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Improving recycling in high-rise properties across Hounslow

From August 2019 – May 2021, the London Borough of Hounslow and Ogilvy Consulting’s Behavioural Science Practice collaborated on a rigorous behavioural insights trial to effectively test ways to increase recycling in high-rise properties.


An end-to-end “Pre-Cycling” solution was designed to encourage residents not only to recycle correctly, but also to develop systems for collecting and sorting their recycling at home. Due to the unforeseen COVID-19 pandemic the planned Randomised Control Trial (RCT) was not carried out as expected, however preliminary findings and lessons learnt are detailed in this report for the reference of future researchers and practitioners alike.

The challenge

Across the London Borough of Hounslow, 39 per cent of housing stock are high-rise flats (or those with communal waste and recycling facilities). However, just 5.9 per cent of the borough’s recycling currently comes from these properties. With around 40,000 flats across the borough, high-rise properties therefore represent a significant untapped potential in efforts to increase borough-wide and London-wide recycling rates. 

To encourage Hounslow residents living in high-rise flats with a shared bin area to recycle more, we were tasked to design interventions that helped residents to:

  1. Put the right thing in the right bin
  2. Store or prepare recycling in the home

In driving these behaviours, we aimed to achieve:  

  1. An increased amount of recycling waste which is put in the recycling bins.
  2. A decreased amount of recycling waste which is put in the residual waste bins.
  3. A decreased amount of residual waste which is put in the recycling bins.
  4. Improved resident attitudes and perceptions of recycling and waste provisioning.

In order to do this, we would need to create innovative and practical solutions embedded with Behavioural Science, specifically designed to overcome the behavioural and psychological barriers which currently prevent residents from recycling correctly.

The process

Because behaviour is heavily influenced by the context in which it occurs, we first conducted an environmental audit of a number of high-rise flats within Hounslow, observing how people behave and reviewing the existing waste facilities. We also conducted 13 in-depth qualitative interviews with residents, in order to build a strong understanding of the environment in which residents make their recycling decisions.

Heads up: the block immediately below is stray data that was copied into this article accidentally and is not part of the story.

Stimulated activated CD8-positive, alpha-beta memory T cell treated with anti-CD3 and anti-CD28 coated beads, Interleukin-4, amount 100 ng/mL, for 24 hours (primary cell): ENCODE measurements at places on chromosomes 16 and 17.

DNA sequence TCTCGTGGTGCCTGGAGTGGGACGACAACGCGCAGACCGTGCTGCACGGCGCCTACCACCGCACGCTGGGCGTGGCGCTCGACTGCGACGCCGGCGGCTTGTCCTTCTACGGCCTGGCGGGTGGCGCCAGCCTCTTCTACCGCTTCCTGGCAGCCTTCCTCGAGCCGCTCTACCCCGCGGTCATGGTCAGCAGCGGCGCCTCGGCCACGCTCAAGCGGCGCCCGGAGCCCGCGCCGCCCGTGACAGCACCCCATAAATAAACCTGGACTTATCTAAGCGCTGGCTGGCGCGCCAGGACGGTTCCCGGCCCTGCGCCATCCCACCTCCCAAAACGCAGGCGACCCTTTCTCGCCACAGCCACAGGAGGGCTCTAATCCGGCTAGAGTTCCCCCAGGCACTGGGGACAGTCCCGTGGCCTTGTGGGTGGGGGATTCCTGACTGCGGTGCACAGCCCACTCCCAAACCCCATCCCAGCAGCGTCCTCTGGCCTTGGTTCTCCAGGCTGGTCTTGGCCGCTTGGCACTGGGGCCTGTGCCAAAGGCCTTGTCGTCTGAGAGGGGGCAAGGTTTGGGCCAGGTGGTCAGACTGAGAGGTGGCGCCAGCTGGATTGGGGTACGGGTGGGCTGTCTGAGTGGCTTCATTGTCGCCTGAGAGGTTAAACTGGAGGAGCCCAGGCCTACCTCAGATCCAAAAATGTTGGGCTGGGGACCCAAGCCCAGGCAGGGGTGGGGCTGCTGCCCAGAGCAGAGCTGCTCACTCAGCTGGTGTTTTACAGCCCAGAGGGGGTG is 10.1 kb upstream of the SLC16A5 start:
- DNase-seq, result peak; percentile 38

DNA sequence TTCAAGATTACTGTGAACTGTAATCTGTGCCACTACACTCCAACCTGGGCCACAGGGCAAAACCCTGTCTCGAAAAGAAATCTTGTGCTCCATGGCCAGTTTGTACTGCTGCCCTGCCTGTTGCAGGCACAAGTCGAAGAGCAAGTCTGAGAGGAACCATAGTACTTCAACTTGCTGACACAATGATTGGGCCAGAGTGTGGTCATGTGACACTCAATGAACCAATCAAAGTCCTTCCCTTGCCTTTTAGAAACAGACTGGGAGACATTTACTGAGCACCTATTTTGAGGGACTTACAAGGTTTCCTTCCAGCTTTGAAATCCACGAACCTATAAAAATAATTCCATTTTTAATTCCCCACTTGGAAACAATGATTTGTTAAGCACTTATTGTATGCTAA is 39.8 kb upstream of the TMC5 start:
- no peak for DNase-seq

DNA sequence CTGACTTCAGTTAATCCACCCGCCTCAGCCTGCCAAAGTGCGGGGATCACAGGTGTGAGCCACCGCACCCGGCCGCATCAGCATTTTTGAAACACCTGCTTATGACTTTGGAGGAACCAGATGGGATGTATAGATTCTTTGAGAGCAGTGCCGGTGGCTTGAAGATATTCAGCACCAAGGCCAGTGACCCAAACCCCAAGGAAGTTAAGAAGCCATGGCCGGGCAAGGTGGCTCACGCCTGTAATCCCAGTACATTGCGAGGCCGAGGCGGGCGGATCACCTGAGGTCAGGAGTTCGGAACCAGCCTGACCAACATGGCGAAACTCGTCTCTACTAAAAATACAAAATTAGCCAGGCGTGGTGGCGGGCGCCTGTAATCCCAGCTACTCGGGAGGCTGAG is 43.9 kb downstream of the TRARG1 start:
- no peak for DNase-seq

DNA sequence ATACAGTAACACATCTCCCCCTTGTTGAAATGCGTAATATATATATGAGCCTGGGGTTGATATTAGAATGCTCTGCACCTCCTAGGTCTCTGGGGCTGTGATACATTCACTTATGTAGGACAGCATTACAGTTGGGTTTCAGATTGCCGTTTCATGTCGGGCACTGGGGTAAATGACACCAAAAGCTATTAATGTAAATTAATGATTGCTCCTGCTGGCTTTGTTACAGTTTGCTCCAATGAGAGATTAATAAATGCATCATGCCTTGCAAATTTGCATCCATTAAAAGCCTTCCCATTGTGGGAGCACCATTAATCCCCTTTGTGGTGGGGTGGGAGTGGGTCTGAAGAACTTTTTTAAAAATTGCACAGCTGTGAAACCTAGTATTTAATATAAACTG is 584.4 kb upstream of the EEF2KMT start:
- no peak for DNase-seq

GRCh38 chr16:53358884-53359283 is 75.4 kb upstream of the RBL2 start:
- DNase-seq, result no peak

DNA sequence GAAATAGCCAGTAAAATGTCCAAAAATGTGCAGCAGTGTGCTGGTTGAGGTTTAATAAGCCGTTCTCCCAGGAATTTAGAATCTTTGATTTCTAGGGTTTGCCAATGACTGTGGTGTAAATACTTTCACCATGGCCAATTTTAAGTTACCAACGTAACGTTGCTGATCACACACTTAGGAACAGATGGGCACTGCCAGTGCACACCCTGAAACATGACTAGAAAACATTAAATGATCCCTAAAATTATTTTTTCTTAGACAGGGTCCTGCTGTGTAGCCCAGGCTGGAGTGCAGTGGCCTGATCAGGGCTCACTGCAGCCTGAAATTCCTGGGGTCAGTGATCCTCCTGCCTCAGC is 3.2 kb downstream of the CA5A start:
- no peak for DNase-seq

These interviews were semi-structured in nature to allow for the exploration of emergent themes and ideas. Participants were from the estates which were selected for the trial (see ‘Planned Trial Methodology’), recruited with help from the relevant housing associations. Attention was paid to ensure that the respondents come from a range of socioeconomic backgrounds, household makeups, tenure length ages, and employment statuses.

Topics explored included: attitudes toward their neighbourhood and estate; weekly routines; recycling habits; accessibility of existing recycling facilities; waste management processes; and perceived recycling efficacy. The exact areas of focus were outlined in a topic guide, informed by additional desk research, and with input from Hounslow Council.

Finally, we also conducted a Behavioural Insights Review in which we interrogated the academic literature to uncover further insights into what motivates – or discourages – correct recycling behaviour, especially in high rise properties.

The seven key psychological and behavioural challenges that we identified were:

  • Diffusion of responsibility – Residents unanimously shared a belief that “someone else would take care of it” if they chose not to recycle or recycled incorrectly.
  • Distrust in the process – Limited understanding of the recycling process and a general distrust that their recycling would actually go on to be recycled correctly.
  • Lack of time & convenience – Perception that recycling is too time intensive and cumbersome.
  • No consistent in-home storage – Storage systems for recycling were either inconsistent or lacking altogether in people’s properties. This further exacerbated the belief that recycling is too cumbersome (and that throwing everything in the general waste bin is much easier).
  • Lack of feedback – Residents received no feedback on what happens to their recycling, the positive consequences of recycling, or the negative consequences of contamination.
  • Drop in the ocean effect – Related to the lack of feedback, there was a lack of belief that individual actions actually make a difference.
  • Perception of social norms – Misperceptions about how much other people recycle and an assumption that ‘most people do the same as me’.